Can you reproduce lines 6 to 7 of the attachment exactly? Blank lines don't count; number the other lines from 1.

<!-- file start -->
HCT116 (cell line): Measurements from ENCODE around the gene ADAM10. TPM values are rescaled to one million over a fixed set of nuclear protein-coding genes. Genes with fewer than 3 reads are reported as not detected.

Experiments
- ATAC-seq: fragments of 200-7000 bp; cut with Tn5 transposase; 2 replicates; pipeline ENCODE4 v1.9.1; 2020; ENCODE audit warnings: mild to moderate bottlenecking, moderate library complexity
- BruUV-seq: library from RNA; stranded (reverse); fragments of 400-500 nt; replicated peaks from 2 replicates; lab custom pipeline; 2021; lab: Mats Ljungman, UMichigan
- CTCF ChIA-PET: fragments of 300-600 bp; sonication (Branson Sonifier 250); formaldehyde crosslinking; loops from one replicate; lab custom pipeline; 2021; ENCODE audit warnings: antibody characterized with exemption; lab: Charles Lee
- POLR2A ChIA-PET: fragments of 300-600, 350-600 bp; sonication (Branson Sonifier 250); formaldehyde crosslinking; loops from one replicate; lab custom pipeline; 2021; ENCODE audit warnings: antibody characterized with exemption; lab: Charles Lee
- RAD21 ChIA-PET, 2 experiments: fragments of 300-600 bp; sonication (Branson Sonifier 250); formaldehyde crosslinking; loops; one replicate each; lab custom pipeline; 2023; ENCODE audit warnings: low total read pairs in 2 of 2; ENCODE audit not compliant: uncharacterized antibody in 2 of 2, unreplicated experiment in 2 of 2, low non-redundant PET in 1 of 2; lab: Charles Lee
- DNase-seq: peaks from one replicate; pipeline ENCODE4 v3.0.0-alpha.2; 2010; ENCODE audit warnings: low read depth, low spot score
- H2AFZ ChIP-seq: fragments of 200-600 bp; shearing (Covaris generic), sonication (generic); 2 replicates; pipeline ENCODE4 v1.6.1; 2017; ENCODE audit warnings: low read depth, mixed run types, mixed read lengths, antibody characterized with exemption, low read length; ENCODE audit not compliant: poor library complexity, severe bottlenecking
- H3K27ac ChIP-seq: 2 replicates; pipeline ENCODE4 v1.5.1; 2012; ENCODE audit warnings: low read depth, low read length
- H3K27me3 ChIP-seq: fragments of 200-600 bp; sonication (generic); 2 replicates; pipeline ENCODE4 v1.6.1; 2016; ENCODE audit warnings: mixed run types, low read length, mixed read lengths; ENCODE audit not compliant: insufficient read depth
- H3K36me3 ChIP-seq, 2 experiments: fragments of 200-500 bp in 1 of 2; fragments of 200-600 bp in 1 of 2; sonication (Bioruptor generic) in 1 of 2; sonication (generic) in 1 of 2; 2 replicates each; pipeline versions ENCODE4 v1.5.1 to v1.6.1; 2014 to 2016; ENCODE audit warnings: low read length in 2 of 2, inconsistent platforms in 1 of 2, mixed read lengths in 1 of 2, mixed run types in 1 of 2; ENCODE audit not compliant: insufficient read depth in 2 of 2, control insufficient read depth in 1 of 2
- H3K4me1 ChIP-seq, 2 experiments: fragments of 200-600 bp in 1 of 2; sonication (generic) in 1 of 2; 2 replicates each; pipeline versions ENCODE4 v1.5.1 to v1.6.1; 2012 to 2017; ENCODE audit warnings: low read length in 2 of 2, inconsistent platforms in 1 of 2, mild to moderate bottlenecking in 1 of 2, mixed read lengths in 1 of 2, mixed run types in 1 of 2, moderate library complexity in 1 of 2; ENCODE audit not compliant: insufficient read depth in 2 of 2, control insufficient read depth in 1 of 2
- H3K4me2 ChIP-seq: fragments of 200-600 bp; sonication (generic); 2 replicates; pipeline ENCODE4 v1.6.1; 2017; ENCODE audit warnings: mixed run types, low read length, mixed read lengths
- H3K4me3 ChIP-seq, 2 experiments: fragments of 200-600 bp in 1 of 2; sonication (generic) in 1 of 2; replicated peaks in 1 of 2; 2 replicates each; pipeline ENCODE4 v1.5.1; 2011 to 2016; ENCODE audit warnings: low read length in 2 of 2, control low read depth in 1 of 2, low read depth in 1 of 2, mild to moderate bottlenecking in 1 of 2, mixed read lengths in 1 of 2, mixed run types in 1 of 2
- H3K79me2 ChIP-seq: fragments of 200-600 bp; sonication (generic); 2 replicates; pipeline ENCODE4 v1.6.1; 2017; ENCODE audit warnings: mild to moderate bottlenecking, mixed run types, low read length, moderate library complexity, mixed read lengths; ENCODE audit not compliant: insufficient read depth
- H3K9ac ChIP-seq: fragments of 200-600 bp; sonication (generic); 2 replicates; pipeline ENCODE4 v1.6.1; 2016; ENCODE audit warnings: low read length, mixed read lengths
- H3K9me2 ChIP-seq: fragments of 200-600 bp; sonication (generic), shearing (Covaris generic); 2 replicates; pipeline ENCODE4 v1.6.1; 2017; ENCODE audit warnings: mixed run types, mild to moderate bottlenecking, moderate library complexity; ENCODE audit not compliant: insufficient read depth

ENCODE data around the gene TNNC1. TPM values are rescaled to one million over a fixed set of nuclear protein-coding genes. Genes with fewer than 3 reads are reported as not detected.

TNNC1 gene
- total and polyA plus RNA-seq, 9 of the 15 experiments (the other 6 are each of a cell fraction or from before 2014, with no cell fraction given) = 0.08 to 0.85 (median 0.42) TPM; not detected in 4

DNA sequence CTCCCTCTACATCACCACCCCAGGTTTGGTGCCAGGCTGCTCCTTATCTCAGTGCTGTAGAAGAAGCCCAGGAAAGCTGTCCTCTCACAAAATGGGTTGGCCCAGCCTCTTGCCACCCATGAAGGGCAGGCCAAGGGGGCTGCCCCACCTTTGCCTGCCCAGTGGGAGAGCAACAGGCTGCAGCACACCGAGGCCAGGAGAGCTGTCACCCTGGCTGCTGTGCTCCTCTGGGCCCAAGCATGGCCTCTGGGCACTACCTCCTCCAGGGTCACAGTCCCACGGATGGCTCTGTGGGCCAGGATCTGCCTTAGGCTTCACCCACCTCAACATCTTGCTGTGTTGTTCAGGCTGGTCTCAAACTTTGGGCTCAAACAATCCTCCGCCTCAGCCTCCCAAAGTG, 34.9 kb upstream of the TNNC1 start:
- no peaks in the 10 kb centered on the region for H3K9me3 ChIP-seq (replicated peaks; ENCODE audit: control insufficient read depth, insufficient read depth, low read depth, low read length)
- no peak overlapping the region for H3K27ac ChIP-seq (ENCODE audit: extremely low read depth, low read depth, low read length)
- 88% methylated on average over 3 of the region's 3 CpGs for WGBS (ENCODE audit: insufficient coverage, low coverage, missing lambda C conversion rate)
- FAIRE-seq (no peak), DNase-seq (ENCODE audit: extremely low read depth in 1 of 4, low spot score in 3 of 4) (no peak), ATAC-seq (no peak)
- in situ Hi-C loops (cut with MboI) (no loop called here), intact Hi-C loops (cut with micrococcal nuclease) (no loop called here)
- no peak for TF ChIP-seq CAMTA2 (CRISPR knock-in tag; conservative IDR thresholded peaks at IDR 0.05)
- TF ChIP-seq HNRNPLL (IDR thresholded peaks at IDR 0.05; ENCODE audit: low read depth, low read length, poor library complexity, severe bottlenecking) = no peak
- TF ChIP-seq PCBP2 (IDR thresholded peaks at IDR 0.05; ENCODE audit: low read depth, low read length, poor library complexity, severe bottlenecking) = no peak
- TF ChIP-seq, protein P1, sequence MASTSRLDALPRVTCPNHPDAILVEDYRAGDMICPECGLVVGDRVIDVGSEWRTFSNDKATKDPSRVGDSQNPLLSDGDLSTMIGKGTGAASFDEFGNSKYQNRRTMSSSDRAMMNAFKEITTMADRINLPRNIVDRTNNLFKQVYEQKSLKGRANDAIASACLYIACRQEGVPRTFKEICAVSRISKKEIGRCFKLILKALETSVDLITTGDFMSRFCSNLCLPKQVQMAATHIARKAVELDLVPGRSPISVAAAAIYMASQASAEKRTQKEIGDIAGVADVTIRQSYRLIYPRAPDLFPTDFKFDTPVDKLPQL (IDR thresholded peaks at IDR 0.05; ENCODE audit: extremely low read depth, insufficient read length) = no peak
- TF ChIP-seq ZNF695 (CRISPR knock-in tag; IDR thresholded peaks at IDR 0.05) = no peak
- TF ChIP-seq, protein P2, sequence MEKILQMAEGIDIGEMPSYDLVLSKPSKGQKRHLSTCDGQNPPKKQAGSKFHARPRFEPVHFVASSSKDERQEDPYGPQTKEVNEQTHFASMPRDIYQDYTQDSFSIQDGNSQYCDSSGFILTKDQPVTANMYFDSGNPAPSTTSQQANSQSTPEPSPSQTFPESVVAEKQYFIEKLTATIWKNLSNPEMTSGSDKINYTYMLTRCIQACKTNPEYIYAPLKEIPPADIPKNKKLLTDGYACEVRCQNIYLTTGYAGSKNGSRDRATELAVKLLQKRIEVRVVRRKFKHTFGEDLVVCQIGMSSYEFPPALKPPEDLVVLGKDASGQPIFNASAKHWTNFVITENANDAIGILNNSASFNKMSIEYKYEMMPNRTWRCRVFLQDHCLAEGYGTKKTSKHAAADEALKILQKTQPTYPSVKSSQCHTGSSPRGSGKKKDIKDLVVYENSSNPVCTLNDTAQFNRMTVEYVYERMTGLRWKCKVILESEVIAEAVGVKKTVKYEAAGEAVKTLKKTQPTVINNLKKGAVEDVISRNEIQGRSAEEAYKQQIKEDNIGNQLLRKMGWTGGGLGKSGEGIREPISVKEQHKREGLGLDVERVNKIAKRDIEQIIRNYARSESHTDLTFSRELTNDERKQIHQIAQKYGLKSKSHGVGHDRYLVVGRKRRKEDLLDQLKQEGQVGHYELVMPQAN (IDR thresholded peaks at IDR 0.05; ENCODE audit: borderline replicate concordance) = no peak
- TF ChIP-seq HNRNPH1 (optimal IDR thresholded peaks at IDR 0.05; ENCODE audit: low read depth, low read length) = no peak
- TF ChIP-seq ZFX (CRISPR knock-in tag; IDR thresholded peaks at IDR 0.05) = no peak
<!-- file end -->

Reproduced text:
- POLR2A ChIA-PET: fragments of 300-600, 350-600 bp; sonication (Branson Sonifier 250); formaldehyde crosslinking; loops from one replicate; lab custom pipeline; 2021; ENCODE audit warnings: antibody characterized with exemption; lab: Charles Lee
- RAD21 ChIA-PET, 2 experiments: fragments of 300-600 bp; sonication (Branson Sonifier 250); formaldehyde crosslinking; loops; one replicate each; lab custom pipeline; 2023; ENCODE audit warnings: low total read pairs in 2 of 2; ENCODE audit not compliant: uncharacterized antibody in 2 of 2, unreplicated experiment in 2 of 2, low non-redundant PET in 1 of 2; lab: Charles Lee